Perhaps Lions’ biggest contribution to the fight against measles and rubella comes in the form of social mobilization. Around the world, Lions are on the ground actively working to stop the spread of measles. Lions know their communities, and they know how to make an impact in those communities. Local Lions actively engage in social mobilization and advocacy to raise awareness about the dangers of measles and the benefits of vaccines. They go door-to-door, speaking to the parents of young children and educating them. Lions host parades and purchase radio advertisements to promote vaccination campaigns. They canvas their neighborhoods, affixing posters and passing out flyers. They speak to local and national officials, community members and clergy to increase the number of vaccination advocates in their areas, and work with our partners to reach even the most remote areas.
Just last week, the Lions of Chania Falls and Kilimambogo gathered in Thika Town to kick off the start of the 15 day Lions-sponsored Measles Rubella campaign roadshow, which will travel over 1,000 kilometers across the central part of Kenya, raising awareness in communities of the importance of immunization and the upcoming Measles-Rubella vaccination campaign. At each roadshow stop, local clubs will be working hard to raise awareness in their community to help ensure a strong turnout once the campaign launches. The Gavi-supported campaign will take place May 16–24, and is targeting 18 million children between the ages of 9 months and 14 years.
According to the World Health Organization (WHO), measles deaths have been reduced by 71% since 2001. Alongside Gavi, the Vaccine Alliance, Lions clubs have worked with the Measles & Rubella Initiative to support this reduction. Recent experience shows that failure to vaccinate enough children against measles can result in serious outbreaks. As a result, the Gavi-Lions Clubs partnership will include support of routine immunization and strengthening health systems going forward. By 2020, more than 700 million children in 49 countries are expected to be immunized against measles and rubella.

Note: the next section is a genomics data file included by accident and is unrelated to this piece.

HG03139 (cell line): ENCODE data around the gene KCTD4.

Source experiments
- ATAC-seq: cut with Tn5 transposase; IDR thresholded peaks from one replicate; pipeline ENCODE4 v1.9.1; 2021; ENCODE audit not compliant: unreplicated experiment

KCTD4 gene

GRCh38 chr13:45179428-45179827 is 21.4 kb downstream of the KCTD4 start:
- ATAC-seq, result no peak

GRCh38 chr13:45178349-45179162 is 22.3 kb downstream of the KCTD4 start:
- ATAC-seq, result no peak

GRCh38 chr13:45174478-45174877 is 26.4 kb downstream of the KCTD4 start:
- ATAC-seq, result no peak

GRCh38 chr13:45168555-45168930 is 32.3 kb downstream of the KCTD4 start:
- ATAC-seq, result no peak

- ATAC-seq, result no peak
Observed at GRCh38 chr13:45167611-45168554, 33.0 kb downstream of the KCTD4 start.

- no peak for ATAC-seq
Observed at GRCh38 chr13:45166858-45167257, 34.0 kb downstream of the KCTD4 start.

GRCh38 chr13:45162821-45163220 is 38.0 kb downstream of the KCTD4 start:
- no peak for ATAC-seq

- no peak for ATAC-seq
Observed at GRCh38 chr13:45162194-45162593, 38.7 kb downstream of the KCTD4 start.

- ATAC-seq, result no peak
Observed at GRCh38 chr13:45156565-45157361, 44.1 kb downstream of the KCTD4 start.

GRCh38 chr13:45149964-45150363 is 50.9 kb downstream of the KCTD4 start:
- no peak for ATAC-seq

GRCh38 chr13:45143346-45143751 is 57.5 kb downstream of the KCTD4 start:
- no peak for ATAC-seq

When natural disasters strike, Lions are there to offer help and support. In times of need, Lions rely on disaster relief grants and funds from Lions Clubs International Foundation (LCIF). Emergency grants provide up to US$10,000 for districts impacted by a natural disaster that has affected at least 100 people, including tornadoes, hurricanes, floods and tsunamis.
In April 2016, LCIF awarded 4 emergency and disaster relief grants totaling US$40,000. These grants are addressing immediate needs in:
Malawi, District 412
$10,000 for flood relief
Uruguay, District J 1
$10,000 for flood relief
Texas, USA, District 2 S2
$10,000 for flood relief
Uruguay, District J 2
$10,000 for flood relief
Jim Ervin was just a few weeks into his career as a Lion in 1977 when fellow members of the Albany Lions Club in Georgia, USA, tapped him for an important job: selling brooms and mops to raise funds for the Georgia Lions Lighthouse Foundation.
“We’d go around knocking on doors,” recalled Ervin, who became international president in 1999. “It was advertised through the radio and TV when the Lions were coming. So many people would wait until that time to buy their brooms and mops.”
Community spirit flourishes as neighbors come together at Lions fundraisers from pancake breakfasts and barbecues to fish fries and sausage roasts. Some local Lions projects have developed into full-scale national programs that raise millions of dollars annually. Consider the humble fruitcake, which entrepreneurial Lions in Australia, Canada and South Africa have turned into gold.